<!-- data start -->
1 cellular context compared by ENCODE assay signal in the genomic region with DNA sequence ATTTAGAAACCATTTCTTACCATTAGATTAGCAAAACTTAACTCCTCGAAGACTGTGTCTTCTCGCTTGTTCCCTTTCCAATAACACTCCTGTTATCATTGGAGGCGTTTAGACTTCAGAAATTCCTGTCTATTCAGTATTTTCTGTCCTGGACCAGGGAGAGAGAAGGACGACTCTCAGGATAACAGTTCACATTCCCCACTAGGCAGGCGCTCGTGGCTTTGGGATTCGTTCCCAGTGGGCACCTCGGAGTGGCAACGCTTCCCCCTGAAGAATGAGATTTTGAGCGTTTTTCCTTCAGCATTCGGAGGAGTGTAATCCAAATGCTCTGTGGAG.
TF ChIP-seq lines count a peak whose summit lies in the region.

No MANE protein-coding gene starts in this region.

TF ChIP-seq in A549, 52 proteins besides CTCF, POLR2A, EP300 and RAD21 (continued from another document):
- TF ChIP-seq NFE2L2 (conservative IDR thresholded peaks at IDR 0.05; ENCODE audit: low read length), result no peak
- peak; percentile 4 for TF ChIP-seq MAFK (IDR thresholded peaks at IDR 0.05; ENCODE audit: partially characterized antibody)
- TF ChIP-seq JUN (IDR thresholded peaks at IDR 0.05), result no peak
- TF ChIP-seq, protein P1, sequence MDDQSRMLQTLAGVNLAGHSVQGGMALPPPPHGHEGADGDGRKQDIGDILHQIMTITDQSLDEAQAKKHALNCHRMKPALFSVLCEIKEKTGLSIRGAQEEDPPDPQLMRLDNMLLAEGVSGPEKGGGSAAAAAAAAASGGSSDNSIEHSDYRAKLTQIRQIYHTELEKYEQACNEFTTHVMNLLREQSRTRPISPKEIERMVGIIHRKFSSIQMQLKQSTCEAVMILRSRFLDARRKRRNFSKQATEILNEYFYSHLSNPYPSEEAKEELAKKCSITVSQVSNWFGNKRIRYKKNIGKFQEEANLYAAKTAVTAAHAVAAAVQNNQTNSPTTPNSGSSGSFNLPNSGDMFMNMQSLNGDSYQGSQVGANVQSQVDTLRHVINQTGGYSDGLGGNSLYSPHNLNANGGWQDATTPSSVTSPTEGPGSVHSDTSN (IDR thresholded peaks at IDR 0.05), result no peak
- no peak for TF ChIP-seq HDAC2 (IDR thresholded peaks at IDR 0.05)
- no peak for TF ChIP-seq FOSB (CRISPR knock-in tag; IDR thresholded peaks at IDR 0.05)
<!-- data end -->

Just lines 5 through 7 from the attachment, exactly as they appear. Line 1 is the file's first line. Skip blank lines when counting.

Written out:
- TF ChIP-seq NFE2L2 (conservative IDR thresholded peaks at IDR 0.05; ENCODE audit: low read length), result no peak
- peak; percentile 4 for TF ChIP-seq MAFK (IDR thresholded peaks at IDR 0.05; ENCODE audit: partially characterized antibody)
- TF ChIP-seq JUN (IDR thresholded peaks at IDR 0.05), result no peak